Article Correctness Is Author's Responsibility: Psychometric properties of NIH PROMIS® instruments in bariatric surgery candidates.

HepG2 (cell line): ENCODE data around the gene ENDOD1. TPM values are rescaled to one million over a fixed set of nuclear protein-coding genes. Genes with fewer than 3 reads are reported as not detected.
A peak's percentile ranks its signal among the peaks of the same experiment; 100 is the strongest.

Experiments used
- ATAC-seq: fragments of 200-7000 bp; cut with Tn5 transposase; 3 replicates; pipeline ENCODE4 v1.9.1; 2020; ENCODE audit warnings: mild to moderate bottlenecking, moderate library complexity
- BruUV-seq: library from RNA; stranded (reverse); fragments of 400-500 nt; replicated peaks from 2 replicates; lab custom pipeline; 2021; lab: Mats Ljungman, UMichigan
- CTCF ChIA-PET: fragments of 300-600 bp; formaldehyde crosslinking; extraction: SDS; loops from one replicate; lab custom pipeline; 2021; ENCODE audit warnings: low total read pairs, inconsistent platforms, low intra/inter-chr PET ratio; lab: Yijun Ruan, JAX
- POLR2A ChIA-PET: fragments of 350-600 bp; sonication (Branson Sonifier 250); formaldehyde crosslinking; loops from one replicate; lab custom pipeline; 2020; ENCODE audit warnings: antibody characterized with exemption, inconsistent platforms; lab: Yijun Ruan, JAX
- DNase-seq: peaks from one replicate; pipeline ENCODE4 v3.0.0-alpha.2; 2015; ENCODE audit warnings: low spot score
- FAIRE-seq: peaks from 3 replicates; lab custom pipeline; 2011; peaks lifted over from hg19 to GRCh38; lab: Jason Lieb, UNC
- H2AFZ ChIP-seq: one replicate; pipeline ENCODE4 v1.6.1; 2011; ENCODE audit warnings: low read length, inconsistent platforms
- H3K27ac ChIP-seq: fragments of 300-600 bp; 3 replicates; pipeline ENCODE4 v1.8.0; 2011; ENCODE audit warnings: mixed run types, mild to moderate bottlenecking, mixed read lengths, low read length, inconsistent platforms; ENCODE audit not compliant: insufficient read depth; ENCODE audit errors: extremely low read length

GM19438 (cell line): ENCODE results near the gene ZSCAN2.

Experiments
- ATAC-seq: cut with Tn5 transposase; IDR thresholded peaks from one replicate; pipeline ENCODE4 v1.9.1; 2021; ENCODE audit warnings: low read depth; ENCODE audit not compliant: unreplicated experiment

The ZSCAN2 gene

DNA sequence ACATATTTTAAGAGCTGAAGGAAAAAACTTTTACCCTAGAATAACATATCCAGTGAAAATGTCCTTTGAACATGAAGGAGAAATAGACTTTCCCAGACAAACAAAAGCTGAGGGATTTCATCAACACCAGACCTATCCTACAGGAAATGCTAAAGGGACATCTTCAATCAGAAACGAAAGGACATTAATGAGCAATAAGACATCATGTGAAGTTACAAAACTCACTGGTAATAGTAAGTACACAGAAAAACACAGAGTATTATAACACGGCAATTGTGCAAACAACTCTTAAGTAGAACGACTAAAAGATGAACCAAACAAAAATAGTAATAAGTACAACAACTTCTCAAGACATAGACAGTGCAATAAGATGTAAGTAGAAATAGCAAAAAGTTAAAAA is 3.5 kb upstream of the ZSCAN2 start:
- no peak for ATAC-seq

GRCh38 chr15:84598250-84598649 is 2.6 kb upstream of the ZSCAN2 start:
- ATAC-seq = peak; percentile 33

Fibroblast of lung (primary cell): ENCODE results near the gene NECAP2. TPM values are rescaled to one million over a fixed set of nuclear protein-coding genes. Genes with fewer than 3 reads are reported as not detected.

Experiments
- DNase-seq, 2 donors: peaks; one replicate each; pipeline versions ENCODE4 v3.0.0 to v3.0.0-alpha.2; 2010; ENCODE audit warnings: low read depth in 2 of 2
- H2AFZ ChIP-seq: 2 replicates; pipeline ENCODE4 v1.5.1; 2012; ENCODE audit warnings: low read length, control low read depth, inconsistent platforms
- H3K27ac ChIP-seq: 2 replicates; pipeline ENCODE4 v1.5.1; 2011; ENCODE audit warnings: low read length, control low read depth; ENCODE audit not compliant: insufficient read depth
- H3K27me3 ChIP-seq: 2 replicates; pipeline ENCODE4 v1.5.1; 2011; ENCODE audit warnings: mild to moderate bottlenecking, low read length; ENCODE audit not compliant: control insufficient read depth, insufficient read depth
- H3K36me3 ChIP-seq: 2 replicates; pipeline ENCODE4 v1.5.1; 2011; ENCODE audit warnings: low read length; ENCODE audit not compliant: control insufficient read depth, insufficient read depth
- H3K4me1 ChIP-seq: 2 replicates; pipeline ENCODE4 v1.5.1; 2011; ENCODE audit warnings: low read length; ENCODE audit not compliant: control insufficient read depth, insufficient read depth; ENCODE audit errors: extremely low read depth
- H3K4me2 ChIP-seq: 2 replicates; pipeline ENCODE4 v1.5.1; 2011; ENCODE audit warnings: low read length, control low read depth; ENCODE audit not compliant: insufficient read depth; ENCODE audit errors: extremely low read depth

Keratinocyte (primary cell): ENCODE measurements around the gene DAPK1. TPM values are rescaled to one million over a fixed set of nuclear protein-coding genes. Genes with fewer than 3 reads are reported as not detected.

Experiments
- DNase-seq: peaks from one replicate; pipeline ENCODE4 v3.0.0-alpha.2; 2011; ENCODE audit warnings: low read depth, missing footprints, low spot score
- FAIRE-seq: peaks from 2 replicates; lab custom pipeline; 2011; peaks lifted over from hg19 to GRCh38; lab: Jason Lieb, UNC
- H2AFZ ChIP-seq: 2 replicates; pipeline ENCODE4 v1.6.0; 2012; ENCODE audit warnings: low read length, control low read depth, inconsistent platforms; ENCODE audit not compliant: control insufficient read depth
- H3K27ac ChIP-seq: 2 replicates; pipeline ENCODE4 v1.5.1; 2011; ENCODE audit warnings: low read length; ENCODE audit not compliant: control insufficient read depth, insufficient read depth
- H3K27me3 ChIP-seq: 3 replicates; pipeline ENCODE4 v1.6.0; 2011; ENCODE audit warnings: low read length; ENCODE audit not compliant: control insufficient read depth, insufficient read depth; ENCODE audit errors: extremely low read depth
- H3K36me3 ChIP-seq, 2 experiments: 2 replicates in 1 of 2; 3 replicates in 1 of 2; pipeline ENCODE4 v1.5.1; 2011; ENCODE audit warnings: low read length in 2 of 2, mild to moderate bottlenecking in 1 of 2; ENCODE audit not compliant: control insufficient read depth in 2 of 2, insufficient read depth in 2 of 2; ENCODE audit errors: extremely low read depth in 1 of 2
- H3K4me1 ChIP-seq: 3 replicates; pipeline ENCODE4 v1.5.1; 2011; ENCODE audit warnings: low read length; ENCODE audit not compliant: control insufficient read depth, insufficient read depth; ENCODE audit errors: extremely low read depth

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Objective: Ascertain the psychometric properties of the Patient-Reported Outcomes Measurement Information System® (PROMIS®) Depression (PROMIS-D®) and Anxiety (PROMIS-A®) Short Forms in a sample of presurgical bariatric patients. Method: This retrospective chart review included 259 patients who completed a presurgical psychological evaluation comprising a semistructured interview and self-report measures. Other data used included demographics, psychiatric diagnoses, and initial psychological clearance for surgery (yes/no). Reliability of the PROMIS-D® and PROMIS-A® instruments was assessed using Cronbach's alpha, interitem correlations, and item-total correlations. Convergent, predictive, and concurrent validity were assessed using various methods (correlations, logistic regressions, and generalized linear models) to determine whether PROMIS® instruments were correlated with similar measures, predicted surgical clearance and psychiatric diagnosis, and whether psychiatric diagnosis status was associated with significantly different PROMIS® scores. Categorical confirmatory factor analyses assessed the factor structure, and multiple-indicator multiple cause models assessed invariance. Results: Patients were predominantly female (78%), white (97%) and middle-aged (M = 43.49, SD = 11.26). Rates of diagnosed anxiety and depression-related disorders were high (17% and 23%). At least 65% of respondents reported "never" or "rarely" experiencing symptoms across both measures, and the mean T scores for the PROMIS-A® and PROMIS-D® were 48.31 (SD = 8.99) and 48.64 (SD = 9.49), respectively. Both measures demonstrated good psychometric properties and were essentially unidimensional. Conclusions: Analyses supported using both PROMIS® measures. Additionally, two subgroups were identified: those who reported virtually no symptoms of anxiety or depression, likely because they want surgical approval, and those not receiving initial psychological clearance for surgery based on PROMIS® self-reported scores indicating distress and clinician-diagnosed psychopathology. (PsycINFO Database Record (c) 2019 APA, all rights reserved)